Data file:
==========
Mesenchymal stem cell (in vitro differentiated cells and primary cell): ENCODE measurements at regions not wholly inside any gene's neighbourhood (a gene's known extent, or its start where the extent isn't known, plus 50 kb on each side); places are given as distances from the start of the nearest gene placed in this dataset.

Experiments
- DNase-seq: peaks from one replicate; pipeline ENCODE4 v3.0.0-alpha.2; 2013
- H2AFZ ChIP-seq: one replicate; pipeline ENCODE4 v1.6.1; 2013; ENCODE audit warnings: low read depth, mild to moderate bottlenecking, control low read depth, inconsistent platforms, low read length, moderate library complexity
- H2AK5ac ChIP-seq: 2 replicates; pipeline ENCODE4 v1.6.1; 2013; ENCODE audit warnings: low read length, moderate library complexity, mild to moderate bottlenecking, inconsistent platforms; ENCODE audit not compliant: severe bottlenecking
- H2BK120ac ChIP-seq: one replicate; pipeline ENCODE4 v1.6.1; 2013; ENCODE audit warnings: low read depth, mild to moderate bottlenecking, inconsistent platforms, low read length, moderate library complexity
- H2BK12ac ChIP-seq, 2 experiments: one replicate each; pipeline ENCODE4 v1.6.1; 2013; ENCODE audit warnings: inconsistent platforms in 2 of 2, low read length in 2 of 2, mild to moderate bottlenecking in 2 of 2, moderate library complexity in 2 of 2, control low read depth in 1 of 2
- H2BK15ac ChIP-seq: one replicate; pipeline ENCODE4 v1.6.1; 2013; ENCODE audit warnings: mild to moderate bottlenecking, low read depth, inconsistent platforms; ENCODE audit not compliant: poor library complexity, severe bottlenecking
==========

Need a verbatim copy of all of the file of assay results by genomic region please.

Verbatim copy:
Mesenchymal stem cell (in vitro differentiated cells and primary cell): ENCODE measurements at regions not wholly inside any gene's neighbourhood (a gene's known extent, or its start where the extent isn't known, plus 50 kb on each side); places are given as distances from the start of the nearest gene placed in this dataset.

Experiments
- DNase-seq: peaks from one replicate; pipeline ENCODE4 v3.0.0-alpha.2; 2013
- H2AFZ ChIP-seq: one replicate; pipeline ENCODE4 v1.6.1; 2013; ENCODE audit warnings: low read depth, mild to moderate bottlenecking, control low read depth, inconsistent platforms, low read length, moderate library complexity
- H2AK5ac ChIP-seq: 2 replicates; pipeline ENCODE4 v1.6.1; 2013; ENCODE audit warnings: low read length, moderate library complexity, mild to moderate bottlenecking, inconsistent platforms; ENCODE audit not compliant: severe bottlenecking
- H2BK120ac ChIP-seq: one replicate; pipeline ENCODE4 v1.6.1; 2013; ENCODE audit warnings: low read depth, mild to moderate bottlenecking, inconsistent platforms, low read length, moderate library complexity
- H2BK12ac ChIP-seq, 2 experiments: one replicate each; pipeline ENCODE4 v1.6.1; 2013; ENCODE audit warnings: inconsistent platforms in 2 of 2, low read length in 2 of 2, mild to moderate bottlenecking in 2 of 2, moderate library complexity in 2 of 2, control low read depth in 1 of 2
- H2BK15ac ChIP-seq: one replicate; pipeline ENCODE4 v1.6.1; 2013; ENCODE audit warnings: mild to moderate bottlenecking, low read depth, inconsistent platforms; ENCODE audit not compliant: poor library complexity, severe bottlenecking